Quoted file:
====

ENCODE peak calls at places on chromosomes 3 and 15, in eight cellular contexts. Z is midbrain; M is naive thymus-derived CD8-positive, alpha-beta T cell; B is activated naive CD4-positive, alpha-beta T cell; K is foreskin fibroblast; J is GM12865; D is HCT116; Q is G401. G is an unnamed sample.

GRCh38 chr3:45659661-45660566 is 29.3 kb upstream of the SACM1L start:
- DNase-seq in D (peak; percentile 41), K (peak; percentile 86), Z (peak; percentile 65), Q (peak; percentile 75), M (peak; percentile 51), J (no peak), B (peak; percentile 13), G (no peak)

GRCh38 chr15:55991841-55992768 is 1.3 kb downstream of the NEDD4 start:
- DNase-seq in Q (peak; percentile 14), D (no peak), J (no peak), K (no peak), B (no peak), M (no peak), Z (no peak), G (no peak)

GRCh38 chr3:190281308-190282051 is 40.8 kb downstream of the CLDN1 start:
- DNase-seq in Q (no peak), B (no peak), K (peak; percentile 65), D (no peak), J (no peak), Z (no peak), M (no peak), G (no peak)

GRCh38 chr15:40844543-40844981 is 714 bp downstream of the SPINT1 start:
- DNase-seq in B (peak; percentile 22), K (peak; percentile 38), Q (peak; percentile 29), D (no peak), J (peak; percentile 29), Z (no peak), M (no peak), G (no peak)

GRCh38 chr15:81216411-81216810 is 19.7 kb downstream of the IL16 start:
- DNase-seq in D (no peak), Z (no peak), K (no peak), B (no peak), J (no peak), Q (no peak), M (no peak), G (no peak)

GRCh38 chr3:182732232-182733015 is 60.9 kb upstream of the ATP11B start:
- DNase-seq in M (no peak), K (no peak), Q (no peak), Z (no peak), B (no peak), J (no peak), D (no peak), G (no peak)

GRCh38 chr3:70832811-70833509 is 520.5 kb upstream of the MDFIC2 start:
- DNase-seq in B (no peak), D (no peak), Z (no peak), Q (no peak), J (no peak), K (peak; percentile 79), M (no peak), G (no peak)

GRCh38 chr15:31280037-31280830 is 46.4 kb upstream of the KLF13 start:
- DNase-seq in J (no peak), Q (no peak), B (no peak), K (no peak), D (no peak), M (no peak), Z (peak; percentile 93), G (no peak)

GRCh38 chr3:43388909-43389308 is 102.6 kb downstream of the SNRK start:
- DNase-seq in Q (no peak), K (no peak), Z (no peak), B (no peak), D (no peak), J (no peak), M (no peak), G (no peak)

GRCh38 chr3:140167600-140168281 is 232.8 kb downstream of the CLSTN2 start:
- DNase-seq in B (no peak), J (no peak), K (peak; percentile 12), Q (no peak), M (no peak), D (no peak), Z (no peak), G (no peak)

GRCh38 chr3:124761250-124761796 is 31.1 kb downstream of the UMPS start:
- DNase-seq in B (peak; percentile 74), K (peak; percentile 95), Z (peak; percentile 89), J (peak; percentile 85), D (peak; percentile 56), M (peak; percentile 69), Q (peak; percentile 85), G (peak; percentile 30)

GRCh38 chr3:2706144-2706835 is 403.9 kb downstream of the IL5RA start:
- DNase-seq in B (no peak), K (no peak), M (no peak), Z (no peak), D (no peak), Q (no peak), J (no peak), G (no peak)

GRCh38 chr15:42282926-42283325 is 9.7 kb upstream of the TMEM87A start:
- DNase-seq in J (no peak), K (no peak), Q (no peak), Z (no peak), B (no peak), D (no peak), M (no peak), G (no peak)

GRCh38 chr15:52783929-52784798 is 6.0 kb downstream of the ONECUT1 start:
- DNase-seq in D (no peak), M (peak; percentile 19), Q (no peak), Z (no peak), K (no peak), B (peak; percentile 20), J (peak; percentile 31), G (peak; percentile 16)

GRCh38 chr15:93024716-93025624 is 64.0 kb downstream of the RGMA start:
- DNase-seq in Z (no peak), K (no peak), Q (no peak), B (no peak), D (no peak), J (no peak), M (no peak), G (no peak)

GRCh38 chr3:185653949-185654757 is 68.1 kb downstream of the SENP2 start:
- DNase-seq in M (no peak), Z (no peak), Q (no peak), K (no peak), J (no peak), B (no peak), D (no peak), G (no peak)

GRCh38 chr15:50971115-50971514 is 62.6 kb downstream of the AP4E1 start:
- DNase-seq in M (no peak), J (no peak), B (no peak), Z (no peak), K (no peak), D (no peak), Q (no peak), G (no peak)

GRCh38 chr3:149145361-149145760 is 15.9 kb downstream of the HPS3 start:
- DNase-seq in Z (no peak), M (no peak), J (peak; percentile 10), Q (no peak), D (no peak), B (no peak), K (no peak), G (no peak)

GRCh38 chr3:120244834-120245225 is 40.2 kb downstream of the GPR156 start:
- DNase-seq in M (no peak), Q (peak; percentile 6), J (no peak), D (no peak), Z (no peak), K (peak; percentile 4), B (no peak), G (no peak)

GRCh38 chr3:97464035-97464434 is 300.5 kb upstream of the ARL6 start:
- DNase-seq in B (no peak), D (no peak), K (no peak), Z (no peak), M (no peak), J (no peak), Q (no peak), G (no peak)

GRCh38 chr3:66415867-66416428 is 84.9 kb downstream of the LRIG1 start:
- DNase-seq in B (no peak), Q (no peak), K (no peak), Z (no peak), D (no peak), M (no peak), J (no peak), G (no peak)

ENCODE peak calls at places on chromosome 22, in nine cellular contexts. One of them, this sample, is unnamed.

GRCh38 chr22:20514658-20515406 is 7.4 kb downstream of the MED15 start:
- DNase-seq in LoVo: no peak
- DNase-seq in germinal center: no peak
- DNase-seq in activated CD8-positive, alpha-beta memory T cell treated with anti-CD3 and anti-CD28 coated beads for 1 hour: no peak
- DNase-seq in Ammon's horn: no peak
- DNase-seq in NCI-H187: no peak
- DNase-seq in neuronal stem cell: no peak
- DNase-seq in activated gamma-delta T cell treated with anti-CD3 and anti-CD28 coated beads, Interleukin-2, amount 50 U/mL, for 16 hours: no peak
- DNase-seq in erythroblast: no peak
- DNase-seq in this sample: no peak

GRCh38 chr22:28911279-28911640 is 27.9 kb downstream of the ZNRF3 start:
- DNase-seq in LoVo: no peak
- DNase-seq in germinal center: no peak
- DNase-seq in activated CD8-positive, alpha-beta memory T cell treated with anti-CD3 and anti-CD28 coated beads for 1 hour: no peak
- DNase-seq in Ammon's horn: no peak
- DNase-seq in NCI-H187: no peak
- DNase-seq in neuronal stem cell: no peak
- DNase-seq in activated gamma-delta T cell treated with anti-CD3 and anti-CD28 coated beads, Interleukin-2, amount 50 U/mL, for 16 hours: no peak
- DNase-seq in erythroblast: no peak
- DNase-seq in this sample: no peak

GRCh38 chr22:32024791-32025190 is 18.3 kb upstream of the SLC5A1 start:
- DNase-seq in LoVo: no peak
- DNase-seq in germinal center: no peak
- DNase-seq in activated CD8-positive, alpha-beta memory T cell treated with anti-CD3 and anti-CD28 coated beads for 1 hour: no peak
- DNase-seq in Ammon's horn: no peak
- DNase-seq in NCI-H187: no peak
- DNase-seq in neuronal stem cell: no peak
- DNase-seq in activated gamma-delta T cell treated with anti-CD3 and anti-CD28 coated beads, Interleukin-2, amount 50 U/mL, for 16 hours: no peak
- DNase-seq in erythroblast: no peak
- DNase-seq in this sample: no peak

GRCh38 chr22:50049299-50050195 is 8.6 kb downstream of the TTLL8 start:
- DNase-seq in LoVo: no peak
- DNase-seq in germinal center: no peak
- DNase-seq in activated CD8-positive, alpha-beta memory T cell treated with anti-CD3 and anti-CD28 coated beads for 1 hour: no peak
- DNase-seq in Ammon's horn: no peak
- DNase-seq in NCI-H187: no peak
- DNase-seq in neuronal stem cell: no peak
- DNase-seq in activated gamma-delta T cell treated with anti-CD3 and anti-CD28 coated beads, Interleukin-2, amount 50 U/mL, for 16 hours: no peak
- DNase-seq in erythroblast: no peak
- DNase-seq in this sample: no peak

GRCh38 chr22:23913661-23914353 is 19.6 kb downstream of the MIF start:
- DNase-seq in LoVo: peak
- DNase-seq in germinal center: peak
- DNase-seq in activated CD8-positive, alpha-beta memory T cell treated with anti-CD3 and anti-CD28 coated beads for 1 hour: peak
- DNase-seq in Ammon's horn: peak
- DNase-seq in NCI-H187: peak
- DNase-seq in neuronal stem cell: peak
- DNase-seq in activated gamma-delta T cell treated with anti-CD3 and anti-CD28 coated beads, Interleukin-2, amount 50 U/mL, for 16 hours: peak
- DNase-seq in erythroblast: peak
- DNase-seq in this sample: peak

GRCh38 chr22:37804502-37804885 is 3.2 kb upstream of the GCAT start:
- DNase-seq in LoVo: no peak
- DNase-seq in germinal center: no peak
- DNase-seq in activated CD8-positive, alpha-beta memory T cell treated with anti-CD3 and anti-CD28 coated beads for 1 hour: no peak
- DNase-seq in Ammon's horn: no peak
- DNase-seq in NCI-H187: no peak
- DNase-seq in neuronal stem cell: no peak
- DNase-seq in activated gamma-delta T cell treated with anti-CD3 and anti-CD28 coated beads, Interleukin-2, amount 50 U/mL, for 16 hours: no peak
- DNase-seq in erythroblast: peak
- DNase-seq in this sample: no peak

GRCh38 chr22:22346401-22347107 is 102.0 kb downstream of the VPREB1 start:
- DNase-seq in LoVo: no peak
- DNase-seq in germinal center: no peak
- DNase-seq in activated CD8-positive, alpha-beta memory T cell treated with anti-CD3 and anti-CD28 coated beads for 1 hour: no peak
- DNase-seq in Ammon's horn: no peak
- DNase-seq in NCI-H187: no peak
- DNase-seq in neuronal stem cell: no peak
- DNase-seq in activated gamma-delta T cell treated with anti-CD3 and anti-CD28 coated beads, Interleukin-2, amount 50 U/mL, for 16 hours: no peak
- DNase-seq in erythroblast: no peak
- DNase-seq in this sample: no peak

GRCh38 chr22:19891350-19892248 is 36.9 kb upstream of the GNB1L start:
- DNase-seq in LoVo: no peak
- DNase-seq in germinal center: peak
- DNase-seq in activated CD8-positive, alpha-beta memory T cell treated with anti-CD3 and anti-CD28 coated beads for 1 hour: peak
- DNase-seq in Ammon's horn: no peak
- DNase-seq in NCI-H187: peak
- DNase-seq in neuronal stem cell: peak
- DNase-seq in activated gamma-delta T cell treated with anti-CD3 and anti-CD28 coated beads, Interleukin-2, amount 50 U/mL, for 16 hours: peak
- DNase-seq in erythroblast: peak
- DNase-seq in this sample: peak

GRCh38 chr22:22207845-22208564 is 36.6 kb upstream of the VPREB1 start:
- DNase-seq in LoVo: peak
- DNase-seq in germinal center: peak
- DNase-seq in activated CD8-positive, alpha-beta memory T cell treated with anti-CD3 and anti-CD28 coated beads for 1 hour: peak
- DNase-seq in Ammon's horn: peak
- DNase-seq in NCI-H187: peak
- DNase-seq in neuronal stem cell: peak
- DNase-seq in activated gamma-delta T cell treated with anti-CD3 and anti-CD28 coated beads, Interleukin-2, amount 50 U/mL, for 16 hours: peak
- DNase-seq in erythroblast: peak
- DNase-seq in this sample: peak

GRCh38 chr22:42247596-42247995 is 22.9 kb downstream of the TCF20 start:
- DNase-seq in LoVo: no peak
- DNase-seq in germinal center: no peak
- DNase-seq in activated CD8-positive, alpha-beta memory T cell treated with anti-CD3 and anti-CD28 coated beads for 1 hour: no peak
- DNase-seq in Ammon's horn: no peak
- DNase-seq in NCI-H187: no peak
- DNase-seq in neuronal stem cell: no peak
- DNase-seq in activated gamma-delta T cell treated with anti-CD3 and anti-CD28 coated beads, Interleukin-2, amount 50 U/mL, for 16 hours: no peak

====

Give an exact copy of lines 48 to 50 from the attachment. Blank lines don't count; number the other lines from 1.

- DNase-seq in activated CD8-positive, alpha-beta memory T cell treated with anti-CD3 and anti-CD28 coated beads for 1 hour: no peak
- DNase-seq in Ammon's horn: no peak
- DNase-seq in NCI-H187: no peak